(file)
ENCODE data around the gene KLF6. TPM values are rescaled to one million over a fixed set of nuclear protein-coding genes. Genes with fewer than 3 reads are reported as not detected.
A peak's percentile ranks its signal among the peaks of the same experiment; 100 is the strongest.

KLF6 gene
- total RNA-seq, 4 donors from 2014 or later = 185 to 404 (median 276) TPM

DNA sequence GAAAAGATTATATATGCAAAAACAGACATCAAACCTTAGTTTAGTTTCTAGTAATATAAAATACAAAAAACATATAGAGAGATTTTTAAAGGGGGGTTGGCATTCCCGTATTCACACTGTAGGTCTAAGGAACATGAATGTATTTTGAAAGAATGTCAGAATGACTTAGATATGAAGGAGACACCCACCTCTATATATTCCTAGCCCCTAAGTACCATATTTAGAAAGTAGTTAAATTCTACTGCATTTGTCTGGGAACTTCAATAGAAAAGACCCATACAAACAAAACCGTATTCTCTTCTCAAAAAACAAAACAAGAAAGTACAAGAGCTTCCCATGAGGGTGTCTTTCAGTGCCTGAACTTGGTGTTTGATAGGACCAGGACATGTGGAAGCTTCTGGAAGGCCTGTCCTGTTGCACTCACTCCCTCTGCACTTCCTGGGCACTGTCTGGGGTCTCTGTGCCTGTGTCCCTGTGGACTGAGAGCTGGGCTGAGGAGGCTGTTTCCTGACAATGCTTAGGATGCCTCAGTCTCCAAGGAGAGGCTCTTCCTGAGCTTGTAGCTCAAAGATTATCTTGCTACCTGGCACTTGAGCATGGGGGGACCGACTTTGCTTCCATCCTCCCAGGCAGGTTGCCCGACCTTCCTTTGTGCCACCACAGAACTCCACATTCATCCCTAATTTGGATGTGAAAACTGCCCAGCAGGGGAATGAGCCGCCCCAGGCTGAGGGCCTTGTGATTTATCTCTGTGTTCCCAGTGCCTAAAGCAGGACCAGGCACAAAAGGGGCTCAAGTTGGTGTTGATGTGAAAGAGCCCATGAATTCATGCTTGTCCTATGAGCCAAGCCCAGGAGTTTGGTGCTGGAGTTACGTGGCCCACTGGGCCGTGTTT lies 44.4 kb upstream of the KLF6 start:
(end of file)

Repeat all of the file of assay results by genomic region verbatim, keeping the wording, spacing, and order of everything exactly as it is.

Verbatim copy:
ENCODE data around the gene KLF6. TPM values are rescaled to one million over a fixed set of nuclear protein-coding genes. Genes with fewer than 3 reads are reported as not detected.
A peak's percentile ranks its signal among the peaks of the same experiment; 100 is the strongest.

KLF6 gene
- total RNA-seq, 4 donors from 2014 or later = 185 to 404 (median 276) TPM

DNA sequence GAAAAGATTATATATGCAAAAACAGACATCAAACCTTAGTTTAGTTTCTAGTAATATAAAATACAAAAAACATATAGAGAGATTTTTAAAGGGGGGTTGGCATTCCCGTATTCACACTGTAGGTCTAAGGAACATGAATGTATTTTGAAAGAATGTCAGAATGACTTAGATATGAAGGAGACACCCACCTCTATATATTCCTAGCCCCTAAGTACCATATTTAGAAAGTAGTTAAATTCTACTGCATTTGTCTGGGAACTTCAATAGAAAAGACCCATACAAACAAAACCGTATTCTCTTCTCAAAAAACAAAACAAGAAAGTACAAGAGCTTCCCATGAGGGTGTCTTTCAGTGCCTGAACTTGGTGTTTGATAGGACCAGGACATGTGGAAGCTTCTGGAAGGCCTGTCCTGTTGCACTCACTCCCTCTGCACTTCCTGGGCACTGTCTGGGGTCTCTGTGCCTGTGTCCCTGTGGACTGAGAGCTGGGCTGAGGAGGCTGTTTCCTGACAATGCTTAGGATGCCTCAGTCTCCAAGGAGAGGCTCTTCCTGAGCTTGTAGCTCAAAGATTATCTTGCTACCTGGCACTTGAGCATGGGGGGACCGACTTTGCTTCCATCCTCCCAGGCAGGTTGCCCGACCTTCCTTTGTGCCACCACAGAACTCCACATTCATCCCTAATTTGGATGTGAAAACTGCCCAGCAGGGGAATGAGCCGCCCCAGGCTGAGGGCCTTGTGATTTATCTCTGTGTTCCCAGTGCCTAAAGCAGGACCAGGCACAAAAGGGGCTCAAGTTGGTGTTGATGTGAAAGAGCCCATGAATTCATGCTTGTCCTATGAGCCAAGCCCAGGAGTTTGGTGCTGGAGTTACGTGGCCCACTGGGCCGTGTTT lies 44.4 kb upstream of the KLF6 start: